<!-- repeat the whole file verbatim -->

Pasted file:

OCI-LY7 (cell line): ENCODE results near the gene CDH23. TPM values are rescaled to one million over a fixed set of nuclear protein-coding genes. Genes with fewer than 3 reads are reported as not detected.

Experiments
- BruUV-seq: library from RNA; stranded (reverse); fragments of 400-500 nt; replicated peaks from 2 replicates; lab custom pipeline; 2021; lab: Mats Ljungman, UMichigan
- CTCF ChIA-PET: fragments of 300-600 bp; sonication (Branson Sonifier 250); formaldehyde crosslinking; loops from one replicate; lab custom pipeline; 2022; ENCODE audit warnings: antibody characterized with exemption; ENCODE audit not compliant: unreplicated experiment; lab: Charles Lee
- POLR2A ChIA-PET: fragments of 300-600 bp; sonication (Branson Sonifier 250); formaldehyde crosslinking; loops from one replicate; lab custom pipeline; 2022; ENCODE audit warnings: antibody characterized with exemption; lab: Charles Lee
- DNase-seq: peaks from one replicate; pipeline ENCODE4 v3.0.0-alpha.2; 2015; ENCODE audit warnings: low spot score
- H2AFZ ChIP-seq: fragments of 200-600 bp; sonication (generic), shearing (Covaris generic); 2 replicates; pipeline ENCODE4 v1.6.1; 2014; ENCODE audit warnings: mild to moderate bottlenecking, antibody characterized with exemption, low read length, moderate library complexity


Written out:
OCI-LY7 (cell line): ENCODE results near the gene CDH23. TPM values are rescaled to one million over a fixed set of nuclear protein-coding genes. Genes with fewer than 3 reads are reported as not detected.

Experiments
- BruUV-seq: library from RNA; stranded (reverse); fragments of 400-500 nt; replicated peaks from 2 replicates; lab custom pipeline; 2021; lab: Mats Ljungman, UMichigan
- CTCF ChIA-PET: fragments of 300-600 bp; sonication (Branson Sonifier 250); formaldehyde crosslinking; loops from one replicate; lab custom pipeline; 2022; ENCODE audit warnings: antibody characterized with exemption; ENCODE audit not compliant: unreplicated experiment; lab: Charles Lee
- POLR2A ChIA-PET: fragments of 300-600 bp; sonication (Branson Sonifier 250); formaldehyde crosslinking; loops from one replicate; lab custom pipeline; 2022; ENCODE audit warnings: antibody characterized with exemption; lab: Charles Lee
- DNase-seq: peaks from one replicate; pipeline ENCODE4 v3.0.0-alpha.2; 2015; ENCODE audit warnings: low spot score
- H2AFZ ChIP-seq: fragments of 200-600 bp; sonication (generic), shearing (Covaris generic); 2 replicates; pipeline ENCODE4 v1.6.1; 2014; ENCODE audit warnings: mild to moderate bottlenecking, antibody characterized with exemption, low read length, moderate library complexity